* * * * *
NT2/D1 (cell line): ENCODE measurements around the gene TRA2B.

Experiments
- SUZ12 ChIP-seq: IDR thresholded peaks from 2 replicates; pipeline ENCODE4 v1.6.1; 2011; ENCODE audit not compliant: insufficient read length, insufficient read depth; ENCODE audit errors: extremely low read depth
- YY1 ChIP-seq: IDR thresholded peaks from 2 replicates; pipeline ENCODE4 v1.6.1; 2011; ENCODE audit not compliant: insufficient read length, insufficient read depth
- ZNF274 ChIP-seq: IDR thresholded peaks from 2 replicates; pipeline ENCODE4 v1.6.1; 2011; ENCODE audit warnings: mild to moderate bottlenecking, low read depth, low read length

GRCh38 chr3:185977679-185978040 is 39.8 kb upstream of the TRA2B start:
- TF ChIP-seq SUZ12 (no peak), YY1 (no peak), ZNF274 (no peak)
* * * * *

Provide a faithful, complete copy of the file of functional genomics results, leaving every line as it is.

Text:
NT2/D1 (cell line): ENCODE measurements around the gene TRA2B.

Experiments
- SUZ12 ChIP-seq: IDR thresholded peaks from 2 replicates; pipeline ENCODE4 v1.6.1; 2011; ENCODE audit not compliant: insufficient read length, insufficient read depth; ENCODE audit errors: extremely low read depth
- YY1 ChIP-seq: IDR thresholded peaks from 2 replicates; pipeline ENCODE4 v1.6.1; 2011; ENCODE audit not compliant: insufficient read length, insufficient read depth
- ZNF274 ChIP-seq: IDR thresholded peaks from 2 replicates; pipeline ENCODE4 v1.6.1; 2011; ENCODE audit warnings: mild to moderate bottlenecking, low read depth, low read length

GRCh38 chr3:185977679-185978040 is 39.8 kb upstream of the TRA2B start:
- TF ChIP-seq SUZ12 (no peak), YY1 (no peak), ZNF274 (no peak)